10 Steps To Financial Recovery

28 Nov 10 Steps To Financial Recovery

The Winter 2009 issue of USAA Magazine features “10 Steps To Financial Recovery” written by Kerry Hannon.   Ms. Hannon’s article features a debtor seeking relief from financial stress with each step being analyzed by financial planner, J. J. Montanaro.   The steps (with additional commentary) are as follows:

1.   Budget And Save

     Ms. Hannon’s #1 step should have been given more attention in her article–paying yourself first is the most important step to financial recovery.   Ms. Hannon’s debtor put aside 10% of her monthly pay into a savings account with approval by Mr. Montanaro.    Folks may find this difficult to do–to pay into a savings account when the budget is hemorrhaging out of control.   Ten percent may be difficult to set aside at first.   For a fast food worker making $8.75/hr, 10% is $150.00 per month, which is difficult on take-home pay of approximately $1290/month.   My suggestion would be to start at 1% if making minimum wage and work up to 20% if making more than $40,000.00/yr.  

2.  Cut Spending

Ms. Hannon’s debtor opted for trimming grocery bills by buying ramen over pizza and moving in with a friend.   Mr. Montanaro suggested that housing was the most costly expense and to downsize by getting a roommate or moving with a friend.     My suggestion would be to skip the ramen and pizza both — by making meals from scratch that are healthy (ramen is loaded with sodium).   Sharing with a roommate is risky as becoming dependent on another source of funds into the household is an insecure situation.    Paring down the entertainment expenses (cable premium channels vs. basic; checking out  movies from library vs. video rentals; bar-hopping on weekends v. having potlucks at your home (safer too to not have to drive home).

3.  Track Daily Expenses

Ms. Hannon’s next most important step.  Most folks do not realize where they spend their money.   Ms. Hannon’s debtor carried a notebook with her wherever she went.   Montanaro approved since little expenses add up quickly.

4.  Set Goals

Hannon’s debtor set a goal of five years.  Montanaro thought it was important to set up checkpoints along the way.    Both of these recommendations are components of  S.M.A.R.T. goal-setting.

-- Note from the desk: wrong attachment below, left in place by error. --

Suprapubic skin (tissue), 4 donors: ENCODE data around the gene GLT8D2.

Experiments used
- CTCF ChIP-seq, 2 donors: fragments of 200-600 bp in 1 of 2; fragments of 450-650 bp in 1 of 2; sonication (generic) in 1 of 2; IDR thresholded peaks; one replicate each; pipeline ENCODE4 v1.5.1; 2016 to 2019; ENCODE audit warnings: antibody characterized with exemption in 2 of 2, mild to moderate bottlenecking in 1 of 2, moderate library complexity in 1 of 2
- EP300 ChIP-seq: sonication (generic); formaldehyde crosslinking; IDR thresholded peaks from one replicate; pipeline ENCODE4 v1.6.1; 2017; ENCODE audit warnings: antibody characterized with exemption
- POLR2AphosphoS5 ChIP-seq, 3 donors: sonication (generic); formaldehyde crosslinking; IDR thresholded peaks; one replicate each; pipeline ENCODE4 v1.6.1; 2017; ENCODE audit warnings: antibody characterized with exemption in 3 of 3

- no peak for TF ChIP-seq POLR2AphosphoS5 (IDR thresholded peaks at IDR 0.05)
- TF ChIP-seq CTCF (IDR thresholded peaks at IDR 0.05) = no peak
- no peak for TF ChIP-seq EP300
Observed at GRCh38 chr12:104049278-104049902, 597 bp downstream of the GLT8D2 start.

• Specific – no vagueness — Hannon’s debtor made a definite timeline and a definite amount.  
  • Measurable–Hannon’s debtor was vague here (“Debtfree”); instead, “I want to pay off $XXX of my debt in five years.”
  • Attainable–the goal must be reachable.  I.e., Ms. Hannon’s debtor should not make a goal of  “I want to pay my entire debt of $35,000 in one year.” –not if she is making less than $60,000/year.
  • Realistic–The goal has to be within the realm of possibility (see above).
  • Timely–the goal should have smaller checkpoints within the main deadline –to make sure the goal is being approached.

  5.  Take a Second Job.

     Hannon’s debtor was able to pay an additional $6,000 towards her debt.   Montanaro approves.   My approval would be based on the individual reader’s family situation–working two jobs is often a bad choice when the household then does without mother or father and the other parent raises children as a single parent.    This would be a last choice option in my opinion.

6.  Pay Off High Interest Loans Systematically.

Hannon’s debtor went with the high interest payday loans first; Montanaro approved.    Whatever system used, whether it is highest interest first, largest amount of debt first or smallest debt first — methodically seeing progress is the important part.

7.  Pay Bills Automatically Online.

Hannon’s debtor got rid of late fees with this method; Montanaro recommends paying this way as the effect will improve your credit score.   Automatic payments take the risk out that a payment will be forgotten.

8.  Find Out Your Credit Score. 

Hannon’s debtor kept track of her credit score to measure her progress (she began at 491 and ended at 648); Montanaro mentioned the importance of a good credit score.    Hannon’s step is a good one and helps to measure progress when a debtor is not seeing the balances go down quickly enough — maybe the progress is being made in this arena rather than the total amount of debt.

9.  Fix Credit Score Errors.

Checking your credit report at least once a year is vital.  Hannon’s debtor found errors on her report (errors can affect your credit score); Montanaro agreed and recommended www.annualcreditreport.com as a source for free credit reports (but not credit scores).

10.  Do Periodic Check-ups.

Hannon’s debtor used the USAA Financial  Assessment every six months (one must be a member of USAA to do this); Montanaro suggests regularly assessing the financial situation.  One website which offers a number of free financial calculators can be found here.

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I'm a consumer protection lawyer in Oregon, working with people in Klamath; Lake; Jackson; Josephine; Curry; and Deschutes County. I speak regularly on bankruptcy and consumer protection issues nationwide.
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